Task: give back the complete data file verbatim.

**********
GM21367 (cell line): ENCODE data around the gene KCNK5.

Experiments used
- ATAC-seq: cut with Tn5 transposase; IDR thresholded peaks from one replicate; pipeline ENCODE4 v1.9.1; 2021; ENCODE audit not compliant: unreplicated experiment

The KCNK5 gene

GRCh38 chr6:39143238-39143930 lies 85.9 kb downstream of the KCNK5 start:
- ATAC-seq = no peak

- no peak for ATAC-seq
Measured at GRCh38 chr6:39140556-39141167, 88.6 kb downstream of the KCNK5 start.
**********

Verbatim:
GM21367 (cell line): ENCODE data around the gene KCNK5.

Experiments used
- ATAC-seq: cut with Tn5 transposase; IDR thresholded peaks from one replicate; pipeline ENCODE4 v1.9.1; 2021; ENCODE audit not compliant: unreplicated experiment

The KCNK5 gene

GRCh38 chr6:39143238-39143930 lies 85.9 kb downstream of the KCNK5 start:
- ATAC-seq = no peak

- no peak for ATAC-seq
Measured at GRCh38 chr6:39140556-39141167, 88.6 kb downstream of the KCNK5 start.